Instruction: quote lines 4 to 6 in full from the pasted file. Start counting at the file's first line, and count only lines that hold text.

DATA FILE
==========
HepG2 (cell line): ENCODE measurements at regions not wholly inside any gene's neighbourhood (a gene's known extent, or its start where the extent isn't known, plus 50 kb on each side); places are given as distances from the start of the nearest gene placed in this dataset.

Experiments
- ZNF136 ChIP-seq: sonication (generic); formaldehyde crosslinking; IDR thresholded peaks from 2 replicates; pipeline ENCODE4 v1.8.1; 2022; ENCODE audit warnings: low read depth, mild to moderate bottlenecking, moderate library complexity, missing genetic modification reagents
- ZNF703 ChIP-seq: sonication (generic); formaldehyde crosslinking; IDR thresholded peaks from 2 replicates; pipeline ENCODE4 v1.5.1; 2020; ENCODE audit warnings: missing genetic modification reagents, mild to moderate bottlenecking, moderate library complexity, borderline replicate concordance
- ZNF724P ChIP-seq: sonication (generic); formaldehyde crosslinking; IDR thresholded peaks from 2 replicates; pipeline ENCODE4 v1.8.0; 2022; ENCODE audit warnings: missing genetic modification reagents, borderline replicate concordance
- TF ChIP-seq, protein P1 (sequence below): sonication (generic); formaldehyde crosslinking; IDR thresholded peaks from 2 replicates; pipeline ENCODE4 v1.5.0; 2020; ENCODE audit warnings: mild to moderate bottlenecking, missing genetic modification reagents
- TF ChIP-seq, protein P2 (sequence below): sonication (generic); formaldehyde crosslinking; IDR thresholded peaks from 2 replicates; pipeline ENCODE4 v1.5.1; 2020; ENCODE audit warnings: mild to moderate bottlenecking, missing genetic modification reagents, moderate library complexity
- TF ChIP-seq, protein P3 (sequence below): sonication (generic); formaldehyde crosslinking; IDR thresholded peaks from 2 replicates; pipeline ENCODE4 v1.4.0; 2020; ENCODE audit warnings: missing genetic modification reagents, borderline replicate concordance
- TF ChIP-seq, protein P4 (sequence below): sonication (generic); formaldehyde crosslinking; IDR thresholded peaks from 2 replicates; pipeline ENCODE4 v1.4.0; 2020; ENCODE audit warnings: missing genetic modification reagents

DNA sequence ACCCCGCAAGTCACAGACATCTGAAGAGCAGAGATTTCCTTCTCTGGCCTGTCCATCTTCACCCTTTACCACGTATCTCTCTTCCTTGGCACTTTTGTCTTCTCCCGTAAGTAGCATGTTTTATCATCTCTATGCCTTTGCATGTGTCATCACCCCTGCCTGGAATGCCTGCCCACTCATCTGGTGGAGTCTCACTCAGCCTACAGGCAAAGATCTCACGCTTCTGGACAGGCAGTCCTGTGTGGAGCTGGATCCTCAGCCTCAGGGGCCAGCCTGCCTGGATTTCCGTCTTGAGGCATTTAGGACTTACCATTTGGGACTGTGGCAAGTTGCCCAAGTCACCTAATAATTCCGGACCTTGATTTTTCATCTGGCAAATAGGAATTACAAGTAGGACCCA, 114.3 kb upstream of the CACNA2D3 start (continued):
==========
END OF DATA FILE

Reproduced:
- ZNF703 ChIP-seq: sonication (generic); formaldehyde crosslinking; IDR thresholded peaks from 2 replicates; pipeline ENCODE4 v1.5.1; 2020; ENCODE audit warnings: missing genetic modification reagents, mild to moderate bottlenecking, moderate library complexity, borderline replicate concordance
- ZNF724P ChIP-seq: sonication (generic); formaldehyde crosslinking; IDR thresholded peaks from 2 replicates; pipeline ENCODE4 v1.8.0; 2022; ENCODE audit warnings: missing genetic modification reagents, borderline replicate concordance
- TF ChIP-seq, protein P1 (sequence below): sonication (generic); formaldehyde crosslinking; IDR thresholded peaks from 2 replicates; pipeline ENCODE4 v1.5.0; 2020; ENCODE audit warnings: mild to moderate bottlenecking, missing genetic modification reagents